Back in the spring I was excited to hear you guys were doing an album. How did you two come together in the first place?
DJ Muggs: Well, I was finishing up the project with Sick Jacken and I said, “I want to start another project like this, man.” Chace had mentioned it and Asia’s the shit. So we banged out a couple of joints and they were bangers. They were banging! We were like, ‘We gotta do it!’ Then Asia went on tour and then I went on tour. Through our schedules it took us a little more time than if we had nothing to do. We didn’t have a budget and we didn’t have a label. When we had extra time we jumped in the studio and it wasn’t a priority ‘til the end. I was excited about the energy that Asia brings. It’s just that new, raw energy and I feed off that. It makes me hyped and it makes me want to work harder on my beats.
Planet Asia, all your albums have featured other producers. What was it like working with one producer on one album?
Planet Asia: This was right up my alley because the music that he makes is rare. You don’t have a lot of cats making raw hip-hop shit nowadays. Everybody is trying to make that top 40 music now. I was trying to get to the foundation and I feel like Muggs just speaks for my type of vibe. So it was easy doing music with him. It was a piece of cake. We were having fun. It wasn’t no strain or stress in the studio. It wasn’t nothing coming up with concepts for songs. I would just go where the music would take me. And Muggs has always been one of my favorite producers. I remember when Cypress Hill first came out. I got that album in the 9th grade. As a matter of fact, the first show that I ever performed at was at a Cypress Hill show. So my history with Muggs goes back. The first show I ever did, man, I was like, 14 or 13 years-old and I did a show with Cypress Hill when I was in a local crew back in the days and we got to open up for them when they came to Fresno. And that was a big deal for me to go back to school and say that we performed with Cypress Hill. That’s a big deal.
DJ Muggs: We got to go to the studio and make the record that we wanted to make. We didn’t have someone saying that we had to make one for the radio and asking what Power 106 would think.
Planet Asia: When most cats put together an album, they have radio cats come through and critique their shit. We don’t care about none of that. We put this out for the cats that like this kind of music. Some people might not even like the album. If you don’t like raw shit than you might not like this album. If you like songs with hella singing and flowers and hearts, you might not like this shit. This is that punch-you-in-your-face rap. There’s northing really pretty or fucking glossy about this.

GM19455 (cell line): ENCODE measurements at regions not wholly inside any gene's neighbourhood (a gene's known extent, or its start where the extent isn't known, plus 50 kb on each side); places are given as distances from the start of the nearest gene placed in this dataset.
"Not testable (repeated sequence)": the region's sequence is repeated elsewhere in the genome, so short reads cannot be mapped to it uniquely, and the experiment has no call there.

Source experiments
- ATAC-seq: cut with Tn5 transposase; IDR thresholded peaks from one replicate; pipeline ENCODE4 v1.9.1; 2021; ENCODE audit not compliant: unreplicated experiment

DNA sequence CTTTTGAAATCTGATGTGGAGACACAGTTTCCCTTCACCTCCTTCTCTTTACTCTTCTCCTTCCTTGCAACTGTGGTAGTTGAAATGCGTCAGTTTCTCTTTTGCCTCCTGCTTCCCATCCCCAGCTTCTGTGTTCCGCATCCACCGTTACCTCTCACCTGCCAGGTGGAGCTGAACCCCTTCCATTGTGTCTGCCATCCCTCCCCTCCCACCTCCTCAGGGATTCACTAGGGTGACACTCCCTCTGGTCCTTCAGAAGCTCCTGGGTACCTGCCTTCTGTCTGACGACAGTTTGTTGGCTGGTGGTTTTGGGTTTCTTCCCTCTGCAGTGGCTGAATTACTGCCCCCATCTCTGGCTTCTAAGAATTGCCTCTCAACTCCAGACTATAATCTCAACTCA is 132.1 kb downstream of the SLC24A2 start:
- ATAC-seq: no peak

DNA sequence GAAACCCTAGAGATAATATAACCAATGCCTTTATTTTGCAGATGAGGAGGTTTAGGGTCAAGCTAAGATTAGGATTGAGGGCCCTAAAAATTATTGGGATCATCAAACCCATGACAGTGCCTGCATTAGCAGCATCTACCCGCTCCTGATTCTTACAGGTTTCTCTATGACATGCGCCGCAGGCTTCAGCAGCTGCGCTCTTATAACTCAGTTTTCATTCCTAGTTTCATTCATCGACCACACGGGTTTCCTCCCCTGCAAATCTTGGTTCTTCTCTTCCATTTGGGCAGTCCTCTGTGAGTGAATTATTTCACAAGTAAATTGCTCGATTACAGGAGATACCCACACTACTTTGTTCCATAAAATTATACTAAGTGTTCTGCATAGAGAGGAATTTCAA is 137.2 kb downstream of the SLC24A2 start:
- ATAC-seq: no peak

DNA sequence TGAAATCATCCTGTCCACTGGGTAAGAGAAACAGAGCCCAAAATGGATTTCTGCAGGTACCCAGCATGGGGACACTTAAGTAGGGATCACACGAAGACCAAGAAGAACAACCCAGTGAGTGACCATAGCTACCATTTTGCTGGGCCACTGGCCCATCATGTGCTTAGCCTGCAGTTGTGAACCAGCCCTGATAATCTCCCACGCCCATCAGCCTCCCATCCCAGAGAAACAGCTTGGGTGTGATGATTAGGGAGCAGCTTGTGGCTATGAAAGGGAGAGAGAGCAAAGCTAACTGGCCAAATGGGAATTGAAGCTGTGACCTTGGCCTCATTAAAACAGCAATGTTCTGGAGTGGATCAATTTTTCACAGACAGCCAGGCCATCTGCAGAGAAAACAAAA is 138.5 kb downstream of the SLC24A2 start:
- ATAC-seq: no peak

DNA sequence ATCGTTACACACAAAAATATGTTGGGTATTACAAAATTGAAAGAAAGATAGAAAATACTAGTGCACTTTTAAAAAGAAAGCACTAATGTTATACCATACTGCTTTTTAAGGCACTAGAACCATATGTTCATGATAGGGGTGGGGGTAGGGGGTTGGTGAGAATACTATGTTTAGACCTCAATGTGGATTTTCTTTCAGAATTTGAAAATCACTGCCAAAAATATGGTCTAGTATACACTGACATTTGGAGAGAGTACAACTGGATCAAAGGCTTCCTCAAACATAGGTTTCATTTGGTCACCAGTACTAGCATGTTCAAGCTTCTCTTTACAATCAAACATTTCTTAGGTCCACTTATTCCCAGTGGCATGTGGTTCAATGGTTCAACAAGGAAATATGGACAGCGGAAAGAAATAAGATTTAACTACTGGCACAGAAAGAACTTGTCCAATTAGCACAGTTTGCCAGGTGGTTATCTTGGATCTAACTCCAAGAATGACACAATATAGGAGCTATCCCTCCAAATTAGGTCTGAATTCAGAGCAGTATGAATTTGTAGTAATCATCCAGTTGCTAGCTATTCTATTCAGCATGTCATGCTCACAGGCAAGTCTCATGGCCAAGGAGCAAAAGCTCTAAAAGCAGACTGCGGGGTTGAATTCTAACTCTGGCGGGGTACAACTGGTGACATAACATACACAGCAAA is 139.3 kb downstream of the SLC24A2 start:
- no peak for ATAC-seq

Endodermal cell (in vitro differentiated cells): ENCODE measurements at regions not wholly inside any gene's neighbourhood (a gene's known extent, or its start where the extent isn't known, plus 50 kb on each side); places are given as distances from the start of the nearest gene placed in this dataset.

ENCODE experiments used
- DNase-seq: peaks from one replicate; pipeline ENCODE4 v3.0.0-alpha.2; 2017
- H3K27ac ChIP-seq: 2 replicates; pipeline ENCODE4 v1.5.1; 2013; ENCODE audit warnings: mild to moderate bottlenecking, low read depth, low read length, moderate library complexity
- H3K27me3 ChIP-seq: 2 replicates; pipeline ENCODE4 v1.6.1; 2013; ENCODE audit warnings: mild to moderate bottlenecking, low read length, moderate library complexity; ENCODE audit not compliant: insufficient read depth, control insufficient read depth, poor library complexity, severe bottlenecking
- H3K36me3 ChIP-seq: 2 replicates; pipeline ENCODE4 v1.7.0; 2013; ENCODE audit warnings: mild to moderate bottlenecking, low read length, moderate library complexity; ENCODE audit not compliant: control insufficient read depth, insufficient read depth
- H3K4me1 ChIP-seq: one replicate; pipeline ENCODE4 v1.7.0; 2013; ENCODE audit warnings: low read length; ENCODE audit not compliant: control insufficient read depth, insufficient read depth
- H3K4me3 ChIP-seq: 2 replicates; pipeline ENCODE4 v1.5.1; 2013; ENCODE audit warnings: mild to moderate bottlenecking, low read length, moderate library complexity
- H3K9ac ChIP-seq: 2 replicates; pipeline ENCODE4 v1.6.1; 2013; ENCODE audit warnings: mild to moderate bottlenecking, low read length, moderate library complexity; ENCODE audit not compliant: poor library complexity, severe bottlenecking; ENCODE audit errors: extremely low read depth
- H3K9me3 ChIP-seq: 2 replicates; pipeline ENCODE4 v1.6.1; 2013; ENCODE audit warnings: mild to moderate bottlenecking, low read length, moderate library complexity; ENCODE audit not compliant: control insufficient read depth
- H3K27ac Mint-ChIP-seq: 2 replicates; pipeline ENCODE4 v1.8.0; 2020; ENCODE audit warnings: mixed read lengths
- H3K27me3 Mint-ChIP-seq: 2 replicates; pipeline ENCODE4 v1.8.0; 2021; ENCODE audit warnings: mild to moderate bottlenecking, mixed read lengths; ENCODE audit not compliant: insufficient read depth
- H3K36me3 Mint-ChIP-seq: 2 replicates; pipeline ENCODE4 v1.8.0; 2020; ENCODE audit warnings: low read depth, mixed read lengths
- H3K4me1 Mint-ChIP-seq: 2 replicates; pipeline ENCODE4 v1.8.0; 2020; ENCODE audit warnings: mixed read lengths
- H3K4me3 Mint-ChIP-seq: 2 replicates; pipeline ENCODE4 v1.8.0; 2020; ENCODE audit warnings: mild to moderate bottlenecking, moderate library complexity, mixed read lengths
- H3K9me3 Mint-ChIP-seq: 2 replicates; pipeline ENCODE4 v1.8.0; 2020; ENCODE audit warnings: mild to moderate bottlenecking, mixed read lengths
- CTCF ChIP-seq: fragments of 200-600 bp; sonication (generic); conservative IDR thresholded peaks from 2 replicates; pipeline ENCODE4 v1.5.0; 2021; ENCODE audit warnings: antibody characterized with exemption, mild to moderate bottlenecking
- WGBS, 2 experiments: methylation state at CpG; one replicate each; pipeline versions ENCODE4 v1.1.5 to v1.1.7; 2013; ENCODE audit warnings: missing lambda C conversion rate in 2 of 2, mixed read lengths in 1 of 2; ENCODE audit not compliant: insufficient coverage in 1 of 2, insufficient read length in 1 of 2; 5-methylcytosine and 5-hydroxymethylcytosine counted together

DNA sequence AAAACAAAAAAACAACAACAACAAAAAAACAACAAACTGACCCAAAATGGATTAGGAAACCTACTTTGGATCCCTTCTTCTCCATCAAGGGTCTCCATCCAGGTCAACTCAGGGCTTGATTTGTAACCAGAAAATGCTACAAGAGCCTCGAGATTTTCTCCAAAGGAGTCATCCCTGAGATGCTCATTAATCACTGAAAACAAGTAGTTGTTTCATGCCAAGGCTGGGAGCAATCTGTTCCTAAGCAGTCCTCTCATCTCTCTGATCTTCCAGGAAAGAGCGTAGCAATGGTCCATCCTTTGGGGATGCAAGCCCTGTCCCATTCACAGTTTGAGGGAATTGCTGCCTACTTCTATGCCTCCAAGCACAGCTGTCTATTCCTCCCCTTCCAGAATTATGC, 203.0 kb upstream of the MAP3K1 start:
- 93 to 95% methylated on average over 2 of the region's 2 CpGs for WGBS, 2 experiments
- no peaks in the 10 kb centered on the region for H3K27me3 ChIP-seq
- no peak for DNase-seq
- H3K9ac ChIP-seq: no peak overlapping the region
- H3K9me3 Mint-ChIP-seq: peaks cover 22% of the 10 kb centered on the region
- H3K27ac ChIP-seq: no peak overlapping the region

No flowers at all?
Planet Asia: No flowers at all! None of that shit is on this album! Ain’t no rainbow coalition, peace on earth on this album. This is a war album!
I’m looking forward to hearing the full version. Did you find you were more focused as an MC working with only one producer than a bunch of different ones as you’ve always done in the past?
Planet Asia: Oh, of course because you have to stay on the same page. And you can’t really stray away when you’re working with one producer and try and bend things because you heard one hot song on the radio and you’re trying to emulate that. You can’t do that. When you work with more producers, you can stray away from your original plan. That’s why an artist can name his album and then by the time you get his album it has nothing to do with his title. Why is it like that? It’s because he went and got all of these different producers and they have their own plans for how the artist should be sounding and then you just get a compilation of songs. It’s not an album. It’s a compilation.
Speaking of compilations, you guys almost named this album Soul Assassins Volume 3. Are you glad you didn’t go that route?
DJ Muggs: Yeah. It took on a life of its own and it wouldn’t have done this project no justice or the Soul Assassins project no justice. At the end of the day it ended up working itself out.
Muggs, you’ve done albums with GZA and Sick Jacken recently. Did Planet Asia bring a different vibe out of you than GZA and Jacken?
DJ Muggs: Yeah! Asia comes in a hundred miles an hour ready to work! And he has the same musical sensibilities as me too so it was easy going through the beats and picking beats out. We both wanted to make the same record and we were both looking for that motherfucker to make that record with and we found them. It’s about time there’s a motherfucker gets it! Someone who explains it to me the way I’m thinking it. Yes. That’s what I’m talking about.
Were a lot of the beats on Pain Language ones you already had or older ones?
DJ Muggs: All the beats were made on the spot. One beat was old. I was supposed to work with Inspectah Deck four years ago and I remade that beat and made it fresh. I couldn’t find the disk so I had to remake it. I put all these new sounds on it and made a whole new track out of it.
Looking at the album Pain Language as a whole, are you guys happy with the way it came out?
Planet Asia: It’s my best record, man! It’s like a movie-album to me because you can listen to it from the beginning to end and it feels like you went through something, like you went through a journey. I like for albums to take me somewhere.